Reward biases spontaneous neural reactivation during sleep

Sleep favors the reactivation and consolidation of newly acquired memories. Yet, how our brain selects the noteworthy information to be reprocessed during sleep remains largely unknown. From an evolutionary perspective, individuals must retain information that promotes survival, such as avoiding dangers, finding food, or obtaining praise or money. Here, we test whether neural representations of rewarded (compared to non-rewarded) events have priority for reactivation during sleep. Using functional MRI and a brain decoding approach, we show that patterns of brain activity observed during waking behavior spontaneously reemerge during slow-wave sleep. Critically, we report a privileged reactivation of neural patterns previously associated with a rewarded task (i.e., winning at a complex game). Moreover, during sleep, activity in task-related brain regions correlates with better subsequent memory performance. Our study uncovers a neural mechanism whereby rewarded life experiences are preferentially replayed and consolidated while we sleep.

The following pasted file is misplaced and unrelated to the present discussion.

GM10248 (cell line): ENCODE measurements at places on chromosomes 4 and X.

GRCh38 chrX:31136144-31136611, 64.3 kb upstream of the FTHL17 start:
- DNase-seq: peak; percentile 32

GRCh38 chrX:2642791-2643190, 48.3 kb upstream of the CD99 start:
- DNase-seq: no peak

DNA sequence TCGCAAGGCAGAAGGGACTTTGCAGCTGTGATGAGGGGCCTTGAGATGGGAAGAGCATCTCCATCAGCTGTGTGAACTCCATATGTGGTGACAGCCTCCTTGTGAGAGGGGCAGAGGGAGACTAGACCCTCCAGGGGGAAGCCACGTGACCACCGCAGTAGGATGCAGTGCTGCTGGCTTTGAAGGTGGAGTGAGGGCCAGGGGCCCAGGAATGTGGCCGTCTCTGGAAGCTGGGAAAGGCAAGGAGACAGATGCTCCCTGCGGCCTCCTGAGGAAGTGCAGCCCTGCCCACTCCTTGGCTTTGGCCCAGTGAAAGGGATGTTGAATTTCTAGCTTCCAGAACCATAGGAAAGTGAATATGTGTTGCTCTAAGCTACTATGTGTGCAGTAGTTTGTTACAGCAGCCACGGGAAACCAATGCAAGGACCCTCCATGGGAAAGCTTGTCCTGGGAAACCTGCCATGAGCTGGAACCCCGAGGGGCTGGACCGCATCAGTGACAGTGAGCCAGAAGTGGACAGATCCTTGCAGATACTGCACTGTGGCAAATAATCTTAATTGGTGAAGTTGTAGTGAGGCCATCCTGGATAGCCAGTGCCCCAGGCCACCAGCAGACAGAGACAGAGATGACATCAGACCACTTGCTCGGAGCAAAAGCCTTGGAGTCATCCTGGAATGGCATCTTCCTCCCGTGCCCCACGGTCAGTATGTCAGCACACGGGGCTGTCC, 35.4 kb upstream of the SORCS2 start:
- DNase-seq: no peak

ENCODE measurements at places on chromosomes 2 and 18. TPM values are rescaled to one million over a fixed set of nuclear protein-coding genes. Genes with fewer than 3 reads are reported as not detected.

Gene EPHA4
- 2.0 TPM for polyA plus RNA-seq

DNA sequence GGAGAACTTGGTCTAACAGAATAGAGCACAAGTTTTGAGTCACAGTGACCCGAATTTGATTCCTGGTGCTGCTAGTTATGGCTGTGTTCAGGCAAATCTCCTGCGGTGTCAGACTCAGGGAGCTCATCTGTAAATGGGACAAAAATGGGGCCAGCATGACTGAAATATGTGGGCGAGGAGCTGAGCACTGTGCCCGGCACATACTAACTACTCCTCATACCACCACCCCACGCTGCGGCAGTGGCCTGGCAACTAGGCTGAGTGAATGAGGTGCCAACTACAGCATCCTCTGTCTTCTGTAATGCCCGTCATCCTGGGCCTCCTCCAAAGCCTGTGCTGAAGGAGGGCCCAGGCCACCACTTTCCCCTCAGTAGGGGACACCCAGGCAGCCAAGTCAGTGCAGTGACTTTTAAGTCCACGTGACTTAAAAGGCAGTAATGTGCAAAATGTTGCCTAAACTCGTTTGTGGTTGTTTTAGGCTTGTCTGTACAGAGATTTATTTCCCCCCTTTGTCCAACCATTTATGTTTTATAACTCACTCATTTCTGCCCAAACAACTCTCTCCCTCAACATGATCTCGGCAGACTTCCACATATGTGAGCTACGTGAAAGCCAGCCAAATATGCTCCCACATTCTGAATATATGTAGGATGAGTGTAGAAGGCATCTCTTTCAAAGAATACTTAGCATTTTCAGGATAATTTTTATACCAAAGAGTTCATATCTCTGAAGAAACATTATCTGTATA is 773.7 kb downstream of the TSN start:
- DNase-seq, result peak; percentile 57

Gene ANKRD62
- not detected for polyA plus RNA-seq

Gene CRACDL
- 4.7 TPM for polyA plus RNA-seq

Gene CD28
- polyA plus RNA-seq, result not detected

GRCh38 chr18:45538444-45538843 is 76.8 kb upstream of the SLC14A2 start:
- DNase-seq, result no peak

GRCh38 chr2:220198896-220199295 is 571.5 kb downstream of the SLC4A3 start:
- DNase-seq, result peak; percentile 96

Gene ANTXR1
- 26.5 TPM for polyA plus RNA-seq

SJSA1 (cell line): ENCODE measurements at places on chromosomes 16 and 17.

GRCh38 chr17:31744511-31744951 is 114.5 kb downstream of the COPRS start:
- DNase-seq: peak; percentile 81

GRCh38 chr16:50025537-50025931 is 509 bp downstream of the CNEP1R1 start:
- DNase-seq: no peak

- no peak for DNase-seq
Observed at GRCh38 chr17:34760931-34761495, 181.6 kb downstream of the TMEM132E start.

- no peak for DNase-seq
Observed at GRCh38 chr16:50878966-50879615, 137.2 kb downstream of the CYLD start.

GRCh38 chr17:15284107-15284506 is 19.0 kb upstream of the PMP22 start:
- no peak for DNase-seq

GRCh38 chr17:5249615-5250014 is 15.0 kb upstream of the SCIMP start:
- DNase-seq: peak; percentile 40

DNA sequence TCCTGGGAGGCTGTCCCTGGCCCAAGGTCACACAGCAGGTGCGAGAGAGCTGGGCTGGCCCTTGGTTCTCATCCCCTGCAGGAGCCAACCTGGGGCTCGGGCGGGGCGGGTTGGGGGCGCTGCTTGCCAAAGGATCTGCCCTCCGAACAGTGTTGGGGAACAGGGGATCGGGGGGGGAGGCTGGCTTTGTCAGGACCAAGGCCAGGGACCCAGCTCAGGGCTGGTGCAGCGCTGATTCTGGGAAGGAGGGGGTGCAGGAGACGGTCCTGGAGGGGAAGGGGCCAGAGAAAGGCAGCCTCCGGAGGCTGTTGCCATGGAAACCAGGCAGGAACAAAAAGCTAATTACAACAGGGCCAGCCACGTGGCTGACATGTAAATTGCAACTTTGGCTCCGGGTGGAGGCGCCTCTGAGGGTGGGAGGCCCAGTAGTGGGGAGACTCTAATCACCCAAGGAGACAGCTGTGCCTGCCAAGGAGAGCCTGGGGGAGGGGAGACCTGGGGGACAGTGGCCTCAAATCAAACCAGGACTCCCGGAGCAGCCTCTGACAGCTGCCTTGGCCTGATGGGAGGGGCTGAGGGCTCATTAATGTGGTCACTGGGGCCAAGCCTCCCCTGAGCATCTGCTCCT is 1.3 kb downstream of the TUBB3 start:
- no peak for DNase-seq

Organizational unit
    Schwartz Lab
    Creative Commons Attribution 4.0 International
Publication date18/02/2021
Retention date16/02/2031
accessLevelPublicAccess levelPublic
duaNoneContract on the use of data
  • Sterpenich, Virginie
  • van Schie, Mojca
  • Catsiyannis, Maximillien
  • Ramyead, Avinash
  • Perrig, Stephen
  • Yang, Hee-Deok
  • Van De Ville, Dimitri orcid
  • Schwartz, Sophie
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